Have the grain markets hit bottom? Jerry Gulke lays out a handful of reasons why the markets maybe still have some life in them.
On Friday, July 11, USDA released its monthly round of Crop Production and World Agricultural Supply and Demand Estimates reports. USDA’s forecast for ending stocks of corn was substantially higher than expected, and soybean stocks are mounting as well.
Really there was nothing new in these reports, says Jerry Gulke, president of The Gulke Group. On June 30, USDA released its Acreage report, which revised planting intentions. That confirmed soybean acres for this year as historically high, as well as a large corn crop.
"The market’s job is to discount the future," Gulke says, which is why grain prices have been on a steady decline.
Hear Gulke's full audio analysis:
Even with all of this negative news, Gulke says there is still some hope for a price turnaround.
Weather always has the upper hand.
"We still have July and August to determine if we have a crop or not," Gulke says. USDA did not increase corn or soybean yields in the July reports, which could indicate the "perfect weather season" forecasters were predicting may not come true.
Additionally, the areas where soybean acres were added to this year have had some significant weather issues. "When you added another 2.5 million acres, it was in areas that probably don’t produced 60- or 70-bu. beans," he says. "I think it will be a stretch to produce 45.5 bu./acre nationwide on that many acres."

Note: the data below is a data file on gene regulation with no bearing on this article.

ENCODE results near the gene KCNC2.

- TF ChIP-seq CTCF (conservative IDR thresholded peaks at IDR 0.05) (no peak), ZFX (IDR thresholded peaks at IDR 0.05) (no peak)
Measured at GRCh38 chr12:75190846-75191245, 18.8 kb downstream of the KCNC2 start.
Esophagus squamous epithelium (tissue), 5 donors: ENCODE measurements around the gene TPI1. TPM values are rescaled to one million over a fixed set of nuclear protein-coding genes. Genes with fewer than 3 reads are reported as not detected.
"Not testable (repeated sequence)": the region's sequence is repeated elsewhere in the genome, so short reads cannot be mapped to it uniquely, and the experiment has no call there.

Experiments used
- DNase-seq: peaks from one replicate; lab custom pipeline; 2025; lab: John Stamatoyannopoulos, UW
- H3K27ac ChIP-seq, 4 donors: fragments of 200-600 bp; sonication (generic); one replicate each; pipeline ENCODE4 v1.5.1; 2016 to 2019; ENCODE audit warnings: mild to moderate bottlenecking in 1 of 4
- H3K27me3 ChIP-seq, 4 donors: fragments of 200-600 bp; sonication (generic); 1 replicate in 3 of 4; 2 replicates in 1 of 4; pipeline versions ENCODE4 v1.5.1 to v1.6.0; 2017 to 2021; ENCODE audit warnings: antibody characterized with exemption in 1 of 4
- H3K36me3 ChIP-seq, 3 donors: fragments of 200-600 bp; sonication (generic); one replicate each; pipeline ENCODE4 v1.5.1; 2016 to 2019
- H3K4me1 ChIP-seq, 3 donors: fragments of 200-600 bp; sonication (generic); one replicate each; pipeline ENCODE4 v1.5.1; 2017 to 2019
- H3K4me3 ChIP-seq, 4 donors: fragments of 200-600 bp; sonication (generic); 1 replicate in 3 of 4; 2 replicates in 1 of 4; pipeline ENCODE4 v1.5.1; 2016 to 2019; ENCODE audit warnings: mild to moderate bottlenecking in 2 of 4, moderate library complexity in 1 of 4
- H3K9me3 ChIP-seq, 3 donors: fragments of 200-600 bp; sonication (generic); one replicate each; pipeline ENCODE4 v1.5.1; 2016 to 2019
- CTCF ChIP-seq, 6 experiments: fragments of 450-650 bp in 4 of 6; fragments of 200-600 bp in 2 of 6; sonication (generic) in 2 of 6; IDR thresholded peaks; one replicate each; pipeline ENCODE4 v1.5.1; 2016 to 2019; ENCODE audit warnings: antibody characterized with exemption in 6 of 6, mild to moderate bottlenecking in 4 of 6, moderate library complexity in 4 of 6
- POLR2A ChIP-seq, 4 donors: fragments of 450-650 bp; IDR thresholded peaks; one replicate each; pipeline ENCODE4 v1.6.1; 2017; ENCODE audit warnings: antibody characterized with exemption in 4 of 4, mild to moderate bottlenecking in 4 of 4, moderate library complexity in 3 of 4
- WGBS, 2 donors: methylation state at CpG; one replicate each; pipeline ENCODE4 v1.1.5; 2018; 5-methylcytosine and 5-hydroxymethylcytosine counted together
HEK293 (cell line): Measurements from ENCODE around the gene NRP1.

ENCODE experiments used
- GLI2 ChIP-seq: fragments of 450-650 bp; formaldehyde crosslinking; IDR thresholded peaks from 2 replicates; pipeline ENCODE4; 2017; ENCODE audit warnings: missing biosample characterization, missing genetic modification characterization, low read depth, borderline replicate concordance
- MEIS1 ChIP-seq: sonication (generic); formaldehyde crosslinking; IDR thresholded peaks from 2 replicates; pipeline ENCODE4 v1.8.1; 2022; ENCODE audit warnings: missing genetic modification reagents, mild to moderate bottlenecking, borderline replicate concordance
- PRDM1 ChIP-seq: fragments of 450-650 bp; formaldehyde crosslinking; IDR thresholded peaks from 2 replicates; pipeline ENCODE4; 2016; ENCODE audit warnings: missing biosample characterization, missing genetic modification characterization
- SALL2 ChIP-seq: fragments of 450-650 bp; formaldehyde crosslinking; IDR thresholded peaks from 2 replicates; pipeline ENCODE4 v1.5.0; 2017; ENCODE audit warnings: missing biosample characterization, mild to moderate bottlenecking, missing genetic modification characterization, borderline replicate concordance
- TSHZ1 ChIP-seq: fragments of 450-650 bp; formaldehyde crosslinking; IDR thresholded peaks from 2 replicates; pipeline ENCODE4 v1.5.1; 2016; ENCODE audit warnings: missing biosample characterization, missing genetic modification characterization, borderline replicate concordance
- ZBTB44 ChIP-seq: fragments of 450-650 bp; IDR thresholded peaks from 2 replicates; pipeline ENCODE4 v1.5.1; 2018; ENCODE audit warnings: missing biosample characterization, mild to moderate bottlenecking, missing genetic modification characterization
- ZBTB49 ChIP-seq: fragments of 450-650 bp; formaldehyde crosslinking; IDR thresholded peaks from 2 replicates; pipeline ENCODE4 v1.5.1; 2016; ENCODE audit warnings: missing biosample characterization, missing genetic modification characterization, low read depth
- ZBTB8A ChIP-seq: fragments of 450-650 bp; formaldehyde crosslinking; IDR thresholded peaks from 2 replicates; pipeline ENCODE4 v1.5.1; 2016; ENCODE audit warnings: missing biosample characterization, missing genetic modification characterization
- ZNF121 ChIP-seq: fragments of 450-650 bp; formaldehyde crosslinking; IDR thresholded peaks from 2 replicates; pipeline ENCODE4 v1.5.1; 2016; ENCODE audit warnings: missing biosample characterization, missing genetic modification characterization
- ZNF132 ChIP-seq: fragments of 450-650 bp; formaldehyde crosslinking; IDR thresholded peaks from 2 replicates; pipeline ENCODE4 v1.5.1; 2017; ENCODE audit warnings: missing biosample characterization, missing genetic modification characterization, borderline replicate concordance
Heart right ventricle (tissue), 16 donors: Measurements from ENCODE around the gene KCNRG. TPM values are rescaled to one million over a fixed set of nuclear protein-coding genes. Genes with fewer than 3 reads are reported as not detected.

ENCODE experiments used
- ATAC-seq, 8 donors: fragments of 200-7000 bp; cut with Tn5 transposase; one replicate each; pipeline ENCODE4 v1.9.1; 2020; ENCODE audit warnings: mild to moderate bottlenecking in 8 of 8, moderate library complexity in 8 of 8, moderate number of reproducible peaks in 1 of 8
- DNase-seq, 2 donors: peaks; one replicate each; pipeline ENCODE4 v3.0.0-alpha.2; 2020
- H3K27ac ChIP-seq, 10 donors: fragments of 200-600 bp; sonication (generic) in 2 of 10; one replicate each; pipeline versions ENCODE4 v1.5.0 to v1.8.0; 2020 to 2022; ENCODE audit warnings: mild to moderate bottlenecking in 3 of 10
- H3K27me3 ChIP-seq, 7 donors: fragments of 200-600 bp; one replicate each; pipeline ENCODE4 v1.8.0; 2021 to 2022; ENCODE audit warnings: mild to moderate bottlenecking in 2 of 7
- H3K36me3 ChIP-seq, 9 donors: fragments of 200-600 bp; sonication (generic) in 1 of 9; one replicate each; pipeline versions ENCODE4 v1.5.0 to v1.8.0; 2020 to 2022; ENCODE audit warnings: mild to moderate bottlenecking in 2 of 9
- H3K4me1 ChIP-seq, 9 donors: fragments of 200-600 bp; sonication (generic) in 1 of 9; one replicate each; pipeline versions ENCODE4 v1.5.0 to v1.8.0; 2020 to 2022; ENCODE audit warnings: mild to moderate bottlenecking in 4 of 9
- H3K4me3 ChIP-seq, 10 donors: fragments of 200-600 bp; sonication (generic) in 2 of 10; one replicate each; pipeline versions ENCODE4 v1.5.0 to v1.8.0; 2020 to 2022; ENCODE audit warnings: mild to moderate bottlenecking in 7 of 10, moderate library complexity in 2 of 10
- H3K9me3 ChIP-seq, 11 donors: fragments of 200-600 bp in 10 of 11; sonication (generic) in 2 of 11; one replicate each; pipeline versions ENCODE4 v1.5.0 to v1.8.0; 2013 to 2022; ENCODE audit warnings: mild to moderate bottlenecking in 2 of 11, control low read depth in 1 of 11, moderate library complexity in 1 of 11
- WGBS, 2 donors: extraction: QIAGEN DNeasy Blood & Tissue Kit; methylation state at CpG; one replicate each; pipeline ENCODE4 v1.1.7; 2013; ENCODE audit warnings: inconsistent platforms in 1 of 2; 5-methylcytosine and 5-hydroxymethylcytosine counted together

Plus, as early as next week, the "polar vortex" that coated the U.S. in snow in January, will return. That may rob some areas of much-needed heating degree days.
The hope would be that the funds see some upside risk due to weather, Gulke says
Less acres corn acres than predicted are harvested.
One interesting note Gulke saw in the most-recent report was that USDA lowered harvested for grain acres by about 400,000. "They are already seeing that some acres got planted that will be harvested for silage," he says. That may not greatly reduce the total number of bushels harvested, but it will impact it.
Demand is still on the rise.
"Low prices cure low prices," Gulke says. "Maybe there is a bright spot in demand, going forward."
One example is with cattle feed. Gulke says, there’s no way ranchers want to feed $7 corn to cows, but now, corn is almost as cheap as hay in some areas.
Dead cats sometimes bounce.
When a price drops from really high, in a short time period, there’s a chance for a short-lived recovery, known as a dead cat bounce. "History tells us that you can sometimes expect from the low a 40% to 60% retracement of the full drop in price," Gulke says.
"If we can get our head above water and see $5 corn again, I don’t know," he says. "But, the good news about prices falling is that doing nothing and waiting for time to pass is sometimes the best thing to do."
Have a question for Jerry? Contact him at 815-721-4705 or email@example.com.
For More Information
See current market prices in AgWeb's Market Center.
Read previous AgWeb Weekly articles featuring Jerry Gulke:
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